My brother-in-law owns a company that maintains gas pumps and associated equipment at service stations in the Pennsylvania-New Jersey area. During a recent visit he noticed a station down the street that had “canopy pumps”, where the mechanics of the fuel pump is incorporated into the supports that hold the canopy over the area, presumably to shelter customers from the elements while they’re filling their vehicles with explosive liquid. While here he didn’t get a chance to snap a photo of the pumps, but I told him I would stop by and do so. He’d use the information to research where the pumps were from and if his company could get access to them for his customers.
The easiest way for me to share the photos I snapped this morning was to send him a message on Facebook Messenger. As I mentioned earlier this week, I no longer have “infinity pools of information” apps on my iPhone, and I’ve pretty much disengaged from Twitter permanently, but I still have a Facebook account that I can access on my iPad. I sent him the photos and he sent me a note of thanks. I like my brother-in-law, he’s a really good guy and I’m always happy to help out. Generally speaking I’d say I’m a pretty lucky man in the “in-law” department.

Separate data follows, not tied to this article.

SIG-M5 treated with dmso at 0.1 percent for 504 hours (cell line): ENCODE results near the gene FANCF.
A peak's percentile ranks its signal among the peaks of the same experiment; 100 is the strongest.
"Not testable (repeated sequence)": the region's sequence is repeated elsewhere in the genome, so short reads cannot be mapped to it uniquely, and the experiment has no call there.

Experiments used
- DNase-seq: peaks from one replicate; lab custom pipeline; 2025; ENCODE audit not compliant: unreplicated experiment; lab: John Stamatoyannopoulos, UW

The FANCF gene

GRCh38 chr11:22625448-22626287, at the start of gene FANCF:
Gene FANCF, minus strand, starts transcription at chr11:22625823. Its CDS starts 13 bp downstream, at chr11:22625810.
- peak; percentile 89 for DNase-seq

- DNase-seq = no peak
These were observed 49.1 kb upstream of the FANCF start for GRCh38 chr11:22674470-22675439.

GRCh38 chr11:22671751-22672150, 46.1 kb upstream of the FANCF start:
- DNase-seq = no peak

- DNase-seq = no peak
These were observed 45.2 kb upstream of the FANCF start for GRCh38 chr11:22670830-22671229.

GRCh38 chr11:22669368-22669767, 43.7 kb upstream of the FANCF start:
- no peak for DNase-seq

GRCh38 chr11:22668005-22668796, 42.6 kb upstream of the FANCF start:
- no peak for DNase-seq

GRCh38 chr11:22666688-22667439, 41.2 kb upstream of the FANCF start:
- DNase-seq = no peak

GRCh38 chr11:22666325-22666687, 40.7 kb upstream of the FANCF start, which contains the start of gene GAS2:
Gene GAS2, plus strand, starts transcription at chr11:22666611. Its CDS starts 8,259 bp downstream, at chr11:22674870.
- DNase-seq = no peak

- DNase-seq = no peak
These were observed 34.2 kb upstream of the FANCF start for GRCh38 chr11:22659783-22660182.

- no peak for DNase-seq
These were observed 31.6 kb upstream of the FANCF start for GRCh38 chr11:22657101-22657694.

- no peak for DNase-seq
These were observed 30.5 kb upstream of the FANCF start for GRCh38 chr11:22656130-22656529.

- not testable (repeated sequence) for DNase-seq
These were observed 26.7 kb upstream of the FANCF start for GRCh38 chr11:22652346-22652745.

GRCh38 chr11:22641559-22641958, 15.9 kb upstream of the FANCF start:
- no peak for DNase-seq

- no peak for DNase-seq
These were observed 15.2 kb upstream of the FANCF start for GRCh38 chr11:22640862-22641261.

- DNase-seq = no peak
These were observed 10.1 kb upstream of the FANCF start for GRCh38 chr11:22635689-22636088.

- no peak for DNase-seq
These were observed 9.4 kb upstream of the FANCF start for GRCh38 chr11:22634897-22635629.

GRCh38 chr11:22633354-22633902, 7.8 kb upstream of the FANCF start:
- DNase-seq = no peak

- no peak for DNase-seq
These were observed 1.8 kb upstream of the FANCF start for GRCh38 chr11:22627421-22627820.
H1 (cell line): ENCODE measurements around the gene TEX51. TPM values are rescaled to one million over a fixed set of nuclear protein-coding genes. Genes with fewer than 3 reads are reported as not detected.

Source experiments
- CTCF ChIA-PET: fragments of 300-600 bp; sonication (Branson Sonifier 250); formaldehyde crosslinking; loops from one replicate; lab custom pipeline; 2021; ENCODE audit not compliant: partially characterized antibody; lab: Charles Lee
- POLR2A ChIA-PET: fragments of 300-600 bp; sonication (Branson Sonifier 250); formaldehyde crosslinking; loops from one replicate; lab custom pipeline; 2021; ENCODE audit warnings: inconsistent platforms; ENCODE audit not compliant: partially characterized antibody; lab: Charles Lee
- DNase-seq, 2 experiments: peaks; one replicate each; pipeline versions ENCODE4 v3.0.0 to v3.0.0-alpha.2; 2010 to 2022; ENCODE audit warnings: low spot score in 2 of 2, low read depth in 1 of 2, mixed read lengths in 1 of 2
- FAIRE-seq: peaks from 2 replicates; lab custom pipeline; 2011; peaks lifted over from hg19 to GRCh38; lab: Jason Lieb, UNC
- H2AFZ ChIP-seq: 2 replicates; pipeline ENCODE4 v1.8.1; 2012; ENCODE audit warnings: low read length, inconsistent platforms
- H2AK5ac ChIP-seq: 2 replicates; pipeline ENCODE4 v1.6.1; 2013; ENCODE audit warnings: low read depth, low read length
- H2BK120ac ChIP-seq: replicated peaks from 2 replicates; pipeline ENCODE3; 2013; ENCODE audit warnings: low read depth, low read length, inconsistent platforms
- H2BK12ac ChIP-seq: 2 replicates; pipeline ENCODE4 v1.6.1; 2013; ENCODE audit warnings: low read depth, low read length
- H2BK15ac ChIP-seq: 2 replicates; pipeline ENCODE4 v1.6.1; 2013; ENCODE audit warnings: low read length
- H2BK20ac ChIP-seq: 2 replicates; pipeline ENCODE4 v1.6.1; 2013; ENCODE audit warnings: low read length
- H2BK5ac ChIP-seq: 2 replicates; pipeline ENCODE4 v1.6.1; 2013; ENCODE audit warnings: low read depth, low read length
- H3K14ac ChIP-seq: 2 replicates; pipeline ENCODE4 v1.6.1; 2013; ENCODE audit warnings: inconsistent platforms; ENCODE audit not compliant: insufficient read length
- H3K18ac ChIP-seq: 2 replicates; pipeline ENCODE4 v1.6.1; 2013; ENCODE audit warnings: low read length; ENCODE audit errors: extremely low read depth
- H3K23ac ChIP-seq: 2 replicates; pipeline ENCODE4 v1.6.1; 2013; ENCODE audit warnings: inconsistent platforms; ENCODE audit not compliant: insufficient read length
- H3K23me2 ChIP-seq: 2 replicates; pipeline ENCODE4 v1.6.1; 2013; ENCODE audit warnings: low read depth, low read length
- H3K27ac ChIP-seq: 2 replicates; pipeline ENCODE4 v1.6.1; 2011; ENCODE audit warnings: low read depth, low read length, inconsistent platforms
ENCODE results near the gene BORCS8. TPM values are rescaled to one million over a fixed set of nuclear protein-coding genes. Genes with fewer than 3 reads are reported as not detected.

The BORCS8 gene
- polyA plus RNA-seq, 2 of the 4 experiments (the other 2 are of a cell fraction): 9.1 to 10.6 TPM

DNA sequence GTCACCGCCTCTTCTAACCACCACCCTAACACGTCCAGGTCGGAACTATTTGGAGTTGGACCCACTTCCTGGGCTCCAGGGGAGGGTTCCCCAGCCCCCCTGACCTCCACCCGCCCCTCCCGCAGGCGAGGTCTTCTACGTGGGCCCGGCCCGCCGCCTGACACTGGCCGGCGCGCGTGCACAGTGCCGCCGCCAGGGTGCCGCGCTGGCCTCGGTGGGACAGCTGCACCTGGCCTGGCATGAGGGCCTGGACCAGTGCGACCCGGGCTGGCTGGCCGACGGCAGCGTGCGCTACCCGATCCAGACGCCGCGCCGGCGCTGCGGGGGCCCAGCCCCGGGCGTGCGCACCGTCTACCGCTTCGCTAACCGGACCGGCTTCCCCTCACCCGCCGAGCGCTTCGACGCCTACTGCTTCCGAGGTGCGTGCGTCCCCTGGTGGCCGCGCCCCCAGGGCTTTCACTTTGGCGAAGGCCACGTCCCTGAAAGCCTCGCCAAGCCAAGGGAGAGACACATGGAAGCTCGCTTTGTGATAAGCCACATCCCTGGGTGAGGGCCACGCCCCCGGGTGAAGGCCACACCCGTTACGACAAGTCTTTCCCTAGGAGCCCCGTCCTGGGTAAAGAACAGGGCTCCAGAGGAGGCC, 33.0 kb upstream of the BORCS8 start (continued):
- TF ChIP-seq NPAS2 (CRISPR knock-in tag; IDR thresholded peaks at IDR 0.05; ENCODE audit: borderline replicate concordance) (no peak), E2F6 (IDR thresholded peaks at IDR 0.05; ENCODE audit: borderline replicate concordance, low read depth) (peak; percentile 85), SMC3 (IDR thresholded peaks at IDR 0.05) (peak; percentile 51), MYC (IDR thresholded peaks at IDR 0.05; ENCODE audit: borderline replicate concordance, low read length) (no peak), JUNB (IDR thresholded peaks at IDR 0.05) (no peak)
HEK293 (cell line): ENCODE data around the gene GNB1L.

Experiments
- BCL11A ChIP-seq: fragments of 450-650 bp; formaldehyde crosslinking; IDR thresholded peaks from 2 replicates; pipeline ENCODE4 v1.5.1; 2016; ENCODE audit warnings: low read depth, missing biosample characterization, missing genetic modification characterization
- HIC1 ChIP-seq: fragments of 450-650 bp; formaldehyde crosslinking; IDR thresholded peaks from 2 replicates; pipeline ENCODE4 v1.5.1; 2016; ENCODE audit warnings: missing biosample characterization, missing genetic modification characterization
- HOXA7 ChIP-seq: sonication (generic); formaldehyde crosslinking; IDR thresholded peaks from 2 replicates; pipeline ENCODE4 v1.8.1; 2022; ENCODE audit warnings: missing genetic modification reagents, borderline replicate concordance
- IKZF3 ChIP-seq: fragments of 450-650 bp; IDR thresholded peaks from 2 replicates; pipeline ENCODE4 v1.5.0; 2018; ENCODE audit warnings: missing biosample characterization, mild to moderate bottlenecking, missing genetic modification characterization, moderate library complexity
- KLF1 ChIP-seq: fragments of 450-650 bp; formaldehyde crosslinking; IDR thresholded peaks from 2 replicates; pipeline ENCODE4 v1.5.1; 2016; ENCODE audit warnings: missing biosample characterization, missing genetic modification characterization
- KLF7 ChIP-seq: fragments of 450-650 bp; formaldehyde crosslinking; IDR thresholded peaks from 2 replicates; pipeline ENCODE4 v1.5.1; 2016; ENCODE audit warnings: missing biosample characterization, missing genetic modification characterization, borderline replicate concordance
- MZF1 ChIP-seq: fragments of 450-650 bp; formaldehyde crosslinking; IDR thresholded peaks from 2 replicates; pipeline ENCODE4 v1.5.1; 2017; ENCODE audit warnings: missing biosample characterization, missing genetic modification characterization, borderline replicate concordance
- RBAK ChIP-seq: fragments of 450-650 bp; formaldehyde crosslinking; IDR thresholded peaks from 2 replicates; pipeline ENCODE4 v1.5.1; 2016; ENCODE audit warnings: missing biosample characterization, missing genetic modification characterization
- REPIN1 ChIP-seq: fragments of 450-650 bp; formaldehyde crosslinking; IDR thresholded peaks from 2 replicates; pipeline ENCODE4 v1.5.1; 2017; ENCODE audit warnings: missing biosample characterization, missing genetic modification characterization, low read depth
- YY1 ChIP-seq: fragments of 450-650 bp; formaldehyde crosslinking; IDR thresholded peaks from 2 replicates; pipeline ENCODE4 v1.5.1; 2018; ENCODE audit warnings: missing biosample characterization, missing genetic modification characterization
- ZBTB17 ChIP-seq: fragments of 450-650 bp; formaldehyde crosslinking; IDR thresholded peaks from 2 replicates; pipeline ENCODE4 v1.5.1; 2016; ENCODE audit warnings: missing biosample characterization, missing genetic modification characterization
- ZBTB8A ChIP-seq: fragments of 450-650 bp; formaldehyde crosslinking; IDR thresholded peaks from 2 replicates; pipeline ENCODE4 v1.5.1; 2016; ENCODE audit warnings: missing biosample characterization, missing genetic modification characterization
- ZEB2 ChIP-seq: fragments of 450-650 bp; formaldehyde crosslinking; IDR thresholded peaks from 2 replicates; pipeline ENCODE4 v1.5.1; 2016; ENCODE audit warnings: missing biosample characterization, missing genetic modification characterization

I decided to do a quick scan of Facebook to see what’s been happening with family and friends and immediately I was peppered with all sorts of service station related ads: Exxon Mobil, Shell, Gulf, the virtues of the environmental work of BP, etc. Prior to the three photos I had sent via Facebook Messenger, I had never seen an ad on Facebook for a gas station.
Anyone that believes their communication over Facebook Messenger, or any of their other associated applications, in out of their minds. I know family and friends that completely rely on What’s App. The company is owned by Facebook and the data is mined by Facebook. Instagram? Same deal. And Mark Zuckerberg has said on multiple occasions that Facebook’s intent is to tie the messaging mechanisms of all their apps into one database, one point of control, and one platform.
Earl remarked yesterday that he mentioned something while visiting with his brother the other night and now he had ads popping up on Facebook. He insists the only way Facebook could know about these things was to hear the conversation. The topic was so out of the norm, so off the wall, that there was no way he had searched for anything remotely related to what they were discussing so theoretically there should be no digital trail. That would mean Facebook had to be listening to him through the app on his iPhone.
There’s a reason I don’t have the Facebook app on my phone. How I wish there was something around the disrupt Instagram, but the likes of Flickr really screwed that up.
Please be cognizant that nothing you do online is safe, and nothing you do on your phone is completely private. I have lived by this rule for 30+ years and it still holds true today: If you don’t want it appearing on the front page of the New York Times, do not type it into a computer.
I guess that applies to innocent conversations as well.